See Diabetes Care page 6

I N S I D E Shedding Light On Parkinson’s Radioligand tracers may help identify

I N S I D E

I N S I D E
I N S I D E Shedding Light On Parkinson’s Radioligand tracers may help identify affected
I N S I D E Shedding Light On Parkinson’s Radioligand tracers may help identify affected
Shedding Light On Parkinson’s

Shedding Light On Parkinson’s

Radioligand tracers may help identify affected patients.

Radioligand tracers may help identify affected patients.

PAGE

11

Drugs, Pregnancy, And Lactation

Drugs, Pregnancy, And Lactation

Column debuts with a look at asthma medications.

Column debuts with a look at asthma medications.

PAGE

30

Column debuts with a look at asthma medications. PAGE 30 Bent Out of Shape Be on
Column debuts with a look at asthma medications. PAGE 30 Bent Out of Shape Be on

Bent Out of Shape

Bent Out of Shape

Be on the lookout for joint hypermobility syndrome.

Be on the lookout for joint hypermobility syndrome.

PAGE

35

V

I

T

A

L

SS

I

G

N

S

Top 10 Diagnoses by Internists in 2004

Hypertension Diabetes mellitus Hyperlipidemia Hypercholesterolemia Routine medical exam Depressive disorder Esophageal disorder Hypothyroidism Asthma Allergic rhinitis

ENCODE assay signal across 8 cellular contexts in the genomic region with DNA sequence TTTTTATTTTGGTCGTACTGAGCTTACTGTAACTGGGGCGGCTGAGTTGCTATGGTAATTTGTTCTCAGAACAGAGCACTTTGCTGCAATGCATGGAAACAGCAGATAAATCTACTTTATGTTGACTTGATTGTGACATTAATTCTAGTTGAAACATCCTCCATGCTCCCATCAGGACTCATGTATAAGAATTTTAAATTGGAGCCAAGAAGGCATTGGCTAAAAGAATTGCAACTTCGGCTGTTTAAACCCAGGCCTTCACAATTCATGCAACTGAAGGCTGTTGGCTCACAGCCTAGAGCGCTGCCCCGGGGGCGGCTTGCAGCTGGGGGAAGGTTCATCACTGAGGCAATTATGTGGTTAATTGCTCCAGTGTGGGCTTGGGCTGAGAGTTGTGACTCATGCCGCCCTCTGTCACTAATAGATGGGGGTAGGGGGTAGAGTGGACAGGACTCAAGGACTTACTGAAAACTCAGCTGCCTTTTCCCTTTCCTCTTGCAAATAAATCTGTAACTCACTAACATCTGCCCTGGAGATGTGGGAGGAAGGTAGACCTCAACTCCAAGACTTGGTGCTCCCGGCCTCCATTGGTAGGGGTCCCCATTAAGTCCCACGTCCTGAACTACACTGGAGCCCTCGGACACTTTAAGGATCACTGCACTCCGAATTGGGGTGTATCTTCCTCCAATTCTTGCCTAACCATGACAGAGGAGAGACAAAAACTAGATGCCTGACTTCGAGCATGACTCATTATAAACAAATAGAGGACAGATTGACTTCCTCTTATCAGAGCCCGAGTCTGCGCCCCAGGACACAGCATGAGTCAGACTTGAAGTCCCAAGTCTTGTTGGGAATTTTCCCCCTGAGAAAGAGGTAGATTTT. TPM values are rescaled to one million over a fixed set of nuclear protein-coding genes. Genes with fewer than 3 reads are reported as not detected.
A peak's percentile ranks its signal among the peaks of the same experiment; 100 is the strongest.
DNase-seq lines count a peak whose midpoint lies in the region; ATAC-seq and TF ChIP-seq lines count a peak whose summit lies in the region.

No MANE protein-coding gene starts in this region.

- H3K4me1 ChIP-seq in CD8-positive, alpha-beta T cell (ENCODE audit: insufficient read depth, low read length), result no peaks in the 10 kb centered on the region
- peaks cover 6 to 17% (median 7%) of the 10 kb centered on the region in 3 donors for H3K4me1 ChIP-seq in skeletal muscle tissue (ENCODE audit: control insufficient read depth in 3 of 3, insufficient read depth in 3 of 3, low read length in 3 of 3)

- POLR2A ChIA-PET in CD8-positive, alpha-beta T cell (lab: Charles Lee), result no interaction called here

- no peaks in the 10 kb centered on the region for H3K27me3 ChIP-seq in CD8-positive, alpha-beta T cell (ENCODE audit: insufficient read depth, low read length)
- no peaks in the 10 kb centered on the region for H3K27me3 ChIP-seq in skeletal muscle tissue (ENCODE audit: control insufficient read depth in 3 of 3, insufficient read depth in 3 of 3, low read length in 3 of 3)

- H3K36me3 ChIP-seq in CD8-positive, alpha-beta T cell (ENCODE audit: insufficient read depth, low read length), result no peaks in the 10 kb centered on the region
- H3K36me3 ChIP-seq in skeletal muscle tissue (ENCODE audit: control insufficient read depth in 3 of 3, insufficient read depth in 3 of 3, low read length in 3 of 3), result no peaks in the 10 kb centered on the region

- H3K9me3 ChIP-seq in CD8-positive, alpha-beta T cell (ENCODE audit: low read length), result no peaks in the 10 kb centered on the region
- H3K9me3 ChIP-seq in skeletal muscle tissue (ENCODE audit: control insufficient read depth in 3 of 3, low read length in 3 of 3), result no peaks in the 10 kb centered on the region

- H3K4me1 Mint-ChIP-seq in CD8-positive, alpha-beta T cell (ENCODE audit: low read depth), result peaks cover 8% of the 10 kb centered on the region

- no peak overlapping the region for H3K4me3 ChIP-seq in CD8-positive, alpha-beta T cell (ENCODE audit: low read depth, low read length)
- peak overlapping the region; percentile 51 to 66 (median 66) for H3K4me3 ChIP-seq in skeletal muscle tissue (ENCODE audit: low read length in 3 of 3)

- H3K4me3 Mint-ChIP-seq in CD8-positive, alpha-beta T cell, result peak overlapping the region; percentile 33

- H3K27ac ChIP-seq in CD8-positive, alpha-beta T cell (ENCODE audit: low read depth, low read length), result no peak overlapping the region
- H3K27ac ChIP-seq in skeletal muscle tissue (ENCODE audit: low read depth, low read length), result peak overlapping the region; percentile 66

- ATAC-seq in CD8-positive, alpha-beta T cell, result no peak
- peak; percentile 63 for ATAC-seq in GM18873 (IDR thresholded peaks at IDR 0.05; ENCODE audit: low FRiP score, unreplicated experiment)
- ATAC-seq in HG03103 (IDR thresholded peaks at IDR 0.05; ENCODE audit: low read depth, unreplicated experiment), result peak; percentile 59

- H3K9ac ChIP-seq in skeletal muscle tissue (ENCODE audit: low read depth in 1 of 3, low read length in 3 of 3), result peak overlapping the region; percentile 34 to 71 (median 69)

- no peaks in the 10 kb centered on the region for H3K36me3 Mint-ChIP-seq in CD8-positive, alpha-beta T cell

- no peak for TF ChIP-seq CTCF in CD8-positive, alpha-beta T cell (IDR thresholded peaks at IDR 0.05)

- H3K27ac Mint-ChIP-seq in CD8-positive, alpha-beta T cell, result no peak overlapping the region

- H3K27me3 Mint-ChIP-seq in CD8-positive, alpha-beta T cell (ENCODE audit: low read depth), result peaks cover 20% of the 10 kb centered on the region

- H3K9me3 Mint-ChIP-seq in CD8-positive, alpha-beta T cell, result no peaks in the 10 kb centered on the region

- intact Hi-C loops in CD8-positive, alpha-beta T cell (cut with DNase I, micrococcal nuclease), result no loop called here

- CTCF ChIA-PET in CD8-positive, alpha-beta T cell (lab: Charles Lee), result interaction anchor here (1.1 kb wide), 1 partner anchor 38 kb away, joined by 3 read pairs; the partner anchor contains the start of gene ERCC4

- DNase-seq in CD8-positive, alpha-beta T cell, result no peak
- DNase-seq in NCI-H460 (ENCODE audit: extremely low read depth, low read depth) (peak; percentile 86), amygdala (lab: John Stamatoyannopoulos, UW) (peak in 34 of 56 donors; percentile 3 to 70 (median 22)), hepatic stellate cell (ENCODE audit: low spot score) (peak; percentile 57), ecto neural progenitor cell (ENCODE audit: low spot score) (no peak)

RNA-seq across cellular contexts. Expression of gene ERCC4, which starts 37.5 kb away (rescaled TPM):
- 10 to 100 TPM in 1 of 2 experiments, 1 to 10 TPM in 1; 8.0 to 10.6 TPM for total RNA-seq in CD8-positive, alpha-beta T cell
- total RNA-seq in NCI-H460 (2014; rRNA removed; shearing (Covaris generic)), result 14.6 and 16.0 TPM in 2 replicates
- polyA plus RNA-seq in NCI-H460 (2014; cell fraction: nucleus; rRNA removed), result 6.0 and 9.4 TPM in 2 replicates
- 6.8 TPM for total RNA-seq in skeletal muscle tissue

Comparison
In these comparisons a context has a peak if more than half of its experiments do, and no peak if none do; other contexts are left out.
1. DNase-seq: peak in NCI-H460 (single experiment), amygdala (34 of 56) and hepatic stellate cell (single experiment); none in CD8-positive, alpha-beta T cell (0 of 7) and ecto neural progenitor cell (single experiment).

15.6% 6.5% 6.0% 2.5% 2.3% 2.1% 2.0% 1.9% 1.6% 1.5%
15.6%
6.5%
6.0%
2.5%
2.3%
2.1%
2.0%
1.9%
1.6%
1.5%

Note: Based on projected nationwide data from a monthly survey of about 360 internists. Source: Verispan

Statins May Lower Risk of Advanced Prostate Cancer

No link was found for localized disease.

BY ROBERT FINN

San Francisco Bureau

A NAHEIM , C ALIF. — Choles- terol-lowering drugs, particularly statins, appear to be associated with a greatly reduced risk of ad- vanced prostate cancer, according to a large, prospective, observa- tional study presented at the an- nual meeting of the American Association for Cancer Research. “Men who used cholesterol- lowering drugs had about half the risk of advanced prostate can- cer,” as those who did not, said Elizabeth A. Platz, Sc.D., the lead author of the study, which was conducted as part of the Health Professionals Follow-Up Study, an ongoing cohort study that be-